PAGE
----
I needed this today. Because today was the first day of the new once-a-month home class I'd recently set up. Twelve students were eager to participate, though four told me they were travelling this month but would be there next. So I was expecting 8 today. But one after another, people wrote that they couldn't come, sorry, my mother's sick, the water in my house is turned off ... So tonight, instead of 12, there were 2. Two eager writers. We had a great class anyway. But receiving this from B.J. certainly makes it all worthwhile.

"Beth Kaplan arrived at the first class as a superlative educator -- with super enthusiasm, authoritative knowledge, an appropriate structure for students to give and receive the maximum feedback on their writing, a clear enunciation of the experience that she would provide for her students, an array of aids and and a wealth of information. Each class was as well-prepared and stimulating as the first. Beth provided information, inspiration and leadership that come from years of writing and coaching others, a love and knowledge of literature, specific instruction about memoir writing and the issues that it raises for student-writers, respect for her students' life experience and skills, and a knowledge of effective adult education. Her summaries and critiques of student work were masterful, fair and delivered with grace, beyond anything else I have experienced in other writing courses.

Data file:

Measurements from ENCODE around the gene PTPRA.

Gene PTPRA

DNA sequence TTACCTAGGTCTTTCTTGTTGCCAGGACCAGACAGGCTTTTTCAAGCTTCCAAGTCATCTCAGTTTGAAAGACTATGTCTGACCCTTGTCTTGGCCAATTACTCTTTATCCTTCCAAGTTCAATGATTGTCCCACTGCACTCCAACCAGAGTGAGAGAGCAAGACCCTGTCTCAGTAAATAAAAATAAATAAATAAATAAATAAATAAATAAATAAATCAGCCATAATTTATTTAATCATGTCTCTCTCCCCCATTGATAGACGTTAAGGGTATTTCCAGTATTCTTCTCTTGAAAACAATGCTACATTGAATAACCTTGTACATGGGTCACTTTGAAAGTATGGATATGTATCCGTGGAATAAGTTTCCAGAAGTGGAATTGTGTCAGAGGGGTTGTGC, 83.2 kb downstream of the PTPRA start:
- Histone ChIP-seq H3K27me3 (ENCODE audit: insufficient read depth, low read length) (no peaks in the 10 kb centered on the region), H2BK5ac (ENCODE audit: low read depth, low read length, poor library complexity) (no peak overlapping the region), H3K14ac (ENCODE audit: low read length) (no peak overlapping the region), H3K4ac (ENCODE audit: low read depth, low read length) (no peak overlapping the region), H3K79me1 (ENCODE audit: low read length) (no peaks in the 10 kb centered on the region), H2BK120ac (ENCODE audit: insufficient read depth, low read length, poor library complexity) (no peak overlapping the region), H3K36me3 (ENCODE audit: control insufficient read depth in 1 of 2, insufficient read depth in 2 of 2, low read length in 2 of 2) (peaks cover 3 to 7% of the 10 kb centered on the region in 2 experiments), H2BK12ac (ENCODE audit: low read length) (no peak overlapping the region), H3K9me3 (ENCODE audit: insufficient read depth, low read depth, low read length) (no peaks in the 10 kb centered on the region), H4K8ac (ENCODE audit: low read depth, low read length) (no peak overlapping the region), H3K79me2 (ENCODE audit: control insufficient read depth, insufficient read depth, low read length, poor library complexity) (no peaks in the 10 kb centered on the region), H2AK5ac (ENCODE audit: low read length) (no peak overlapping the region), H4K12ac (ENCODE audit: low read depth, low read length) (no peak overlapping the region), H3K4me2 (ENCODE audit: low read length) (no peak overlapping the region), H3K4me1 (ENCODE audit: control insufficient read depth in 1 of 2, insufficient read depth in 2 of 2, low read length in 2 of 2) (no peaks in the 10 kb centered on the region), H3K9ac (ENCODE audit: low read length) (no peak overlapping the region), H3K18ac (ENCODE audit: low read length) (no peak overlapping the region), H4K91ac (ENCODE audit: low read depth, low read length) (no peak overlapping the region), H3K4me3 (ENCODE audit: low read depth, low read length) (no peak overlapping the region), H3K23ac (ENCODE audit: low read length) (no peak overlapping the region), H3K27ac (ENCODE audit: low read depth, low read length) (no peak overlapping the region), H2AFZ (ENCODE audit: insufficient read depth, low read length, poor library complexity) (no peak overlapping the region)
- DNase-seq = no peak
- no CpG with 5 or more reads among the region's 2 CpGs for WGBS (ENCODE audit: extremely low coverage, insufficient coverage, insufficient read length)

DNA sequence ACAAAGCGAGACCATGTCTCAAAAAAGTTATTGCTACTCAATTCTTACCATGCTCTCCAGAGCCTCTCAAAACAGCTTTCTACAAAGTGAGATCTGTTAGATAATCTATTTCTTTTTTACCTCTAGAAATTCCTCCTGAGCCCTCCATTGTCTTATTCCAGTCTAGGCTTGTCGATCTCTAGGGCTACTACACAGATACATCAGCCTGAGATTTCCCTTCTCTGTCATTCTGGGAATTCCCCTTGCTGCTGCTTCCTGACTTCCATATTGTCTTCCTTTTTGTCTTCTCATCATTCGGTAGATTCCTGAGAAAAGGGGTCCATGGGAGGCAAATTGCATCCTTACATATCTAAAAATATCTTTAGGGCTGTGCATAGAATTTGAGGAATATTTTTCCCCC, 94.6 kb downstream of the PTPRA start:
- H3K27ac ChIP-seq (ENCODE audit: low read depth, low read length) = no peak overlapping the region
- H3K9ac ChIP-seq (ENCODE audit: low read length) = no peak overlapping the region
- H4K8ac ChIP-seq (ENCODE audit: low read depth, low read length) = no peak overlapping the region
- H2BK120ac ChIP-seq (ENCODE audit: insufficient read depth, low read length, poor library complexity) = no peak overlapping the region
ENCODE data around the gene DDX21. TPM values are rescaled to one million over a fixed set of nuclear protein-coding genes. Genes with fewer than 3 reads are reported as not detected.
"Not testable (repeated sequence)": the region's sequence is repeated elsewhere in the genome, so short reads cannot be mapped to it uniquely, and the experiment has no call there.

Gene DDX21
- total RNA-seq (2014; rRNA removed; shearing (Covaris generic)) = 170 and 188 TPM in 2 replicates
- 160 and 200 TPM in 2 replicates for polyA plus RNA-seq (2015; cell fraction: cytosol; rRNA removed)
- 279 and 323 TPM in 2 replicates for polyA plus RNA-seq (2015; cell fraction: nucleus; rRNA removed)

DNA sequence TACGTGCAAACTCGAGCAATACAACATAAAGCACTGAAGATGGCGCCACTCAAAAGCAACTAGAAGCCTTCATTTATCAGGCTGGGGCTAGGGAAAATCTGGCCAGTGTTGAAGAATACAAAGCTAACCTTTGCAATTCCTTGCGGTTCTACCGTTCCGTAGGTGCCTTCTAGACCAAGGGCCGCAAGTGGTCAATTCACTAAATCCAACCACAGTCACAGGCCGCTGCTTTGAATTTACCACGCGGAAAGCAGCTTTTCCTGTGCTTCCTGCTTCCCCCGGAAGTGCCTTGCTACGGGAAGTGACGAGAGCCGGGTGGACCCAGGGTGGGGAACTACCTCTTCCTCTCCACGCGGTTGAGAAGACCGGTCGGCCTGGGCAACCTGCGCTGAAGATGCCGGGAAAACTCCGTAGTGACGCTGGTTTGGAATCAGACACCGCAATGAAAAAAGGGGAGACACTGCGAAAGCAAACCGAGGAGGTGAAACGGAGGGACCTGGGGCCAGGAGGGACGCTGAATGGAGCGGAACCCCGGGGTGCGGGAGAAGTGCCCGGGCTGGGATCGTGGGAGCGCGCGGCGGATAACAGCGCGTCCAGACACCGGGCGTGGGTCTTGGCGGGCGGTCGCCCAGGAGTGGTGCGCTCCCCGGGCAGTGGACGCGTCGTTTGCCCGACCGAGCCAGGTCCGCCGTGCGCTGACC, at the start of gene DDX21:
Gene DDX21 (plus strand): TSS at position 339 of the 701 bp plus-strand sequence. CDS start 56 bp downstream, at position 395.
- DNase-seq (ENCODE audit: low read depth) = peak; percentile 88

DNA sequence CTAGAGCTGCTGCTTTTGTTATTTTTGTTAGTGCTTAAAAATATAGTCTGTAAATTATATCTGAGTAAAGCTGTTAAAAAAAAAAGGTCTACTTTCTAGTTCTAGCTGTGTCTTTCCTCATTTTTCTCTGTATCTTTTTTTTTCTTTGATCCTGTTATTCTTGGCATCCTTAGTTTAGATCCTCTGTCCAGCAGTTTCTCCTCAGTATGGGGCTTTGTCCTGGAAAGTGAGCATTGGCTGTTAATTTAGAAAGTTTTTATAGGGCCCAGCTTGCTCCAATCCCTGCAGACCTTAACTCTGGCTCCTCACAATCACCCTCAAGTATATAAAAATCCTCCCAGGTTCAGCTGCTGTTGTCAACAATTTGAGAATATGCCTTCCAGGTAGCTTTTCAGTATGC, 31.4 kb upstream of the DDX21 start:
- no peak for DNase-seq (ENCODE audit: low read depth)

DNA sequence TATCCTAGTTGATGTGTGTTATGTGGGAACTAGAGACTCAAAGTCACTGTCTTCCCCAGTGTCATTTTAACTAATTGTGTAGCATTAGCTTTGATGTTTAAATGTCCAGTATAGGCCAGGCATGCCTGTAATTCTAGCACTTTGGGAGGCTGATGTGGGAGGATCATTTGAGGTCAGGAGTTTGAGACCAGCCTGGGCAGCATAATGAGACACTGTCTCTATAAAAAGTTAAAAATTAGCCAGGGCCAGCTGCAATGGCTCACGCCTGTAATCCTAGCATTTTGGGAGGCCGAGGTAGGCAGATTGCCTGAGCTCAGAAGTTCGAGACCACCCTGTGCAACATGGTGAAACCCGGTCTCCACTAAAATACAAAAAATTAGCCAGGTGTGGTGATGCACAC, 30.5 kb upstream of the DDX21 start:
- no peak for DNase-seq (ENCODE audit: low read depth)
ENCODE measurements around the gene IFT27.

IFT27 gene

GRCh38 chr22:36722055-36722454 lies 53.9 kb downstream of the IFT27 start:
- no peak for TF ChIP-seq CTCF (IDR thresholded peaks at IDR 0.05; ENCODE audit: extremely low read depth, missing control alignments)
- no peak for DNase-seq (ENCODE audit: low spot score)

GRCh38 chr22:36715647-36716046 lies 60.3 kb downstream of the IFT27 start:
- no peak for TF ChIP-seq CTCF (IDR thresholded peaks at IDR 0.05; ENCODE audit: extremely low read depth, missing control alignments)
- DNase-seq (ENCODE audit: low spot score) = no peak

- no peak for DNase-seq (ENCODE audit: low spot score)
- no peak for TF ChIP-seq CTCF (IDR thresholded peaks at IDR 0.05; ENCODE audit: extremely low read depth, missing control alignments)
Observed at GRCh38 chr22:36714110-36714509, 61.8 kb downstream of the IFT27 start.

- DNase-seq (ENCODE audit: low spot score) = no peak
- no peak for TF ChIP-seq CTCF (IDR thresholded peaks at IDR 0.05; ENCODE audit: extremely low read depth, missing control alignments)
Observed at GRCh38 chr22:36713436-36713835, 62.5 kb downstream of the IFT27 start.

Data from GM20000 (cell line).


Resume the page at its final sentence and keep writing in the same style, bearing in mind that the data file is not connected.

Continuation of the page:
She provided our class with an extracurricular opportunity to meet an award-winning Canadian author and memoirist, who, in turn, generously shared his notemaking and preparation for writing, a tremendously informative experience for me. Her well-organized and fun blog provided another extracurricular tool allowing students to tap into a banquet of information and inspiration. 

I have years of experience and a PhD in Adult Education from OISE/UT. For me, Beth Kaplan personifies excellence in teaching and I was fortunate to learn from her."

Sunday, September 23, 2012

Many Words on the Street

I've been going to Word on the Street since its very first year, 1990, and used to volunteer at the PEN booth and work at the Ryerson table, when there was one. I always come home loaded with books, mags and paper of all kinds, having seen old friends. This year, I ran into a former student who told me proudly her book is coming out in October. Never, though, did I think I'd attend this wonderful event with my very own grandchild. By next year, he'll be reading. No?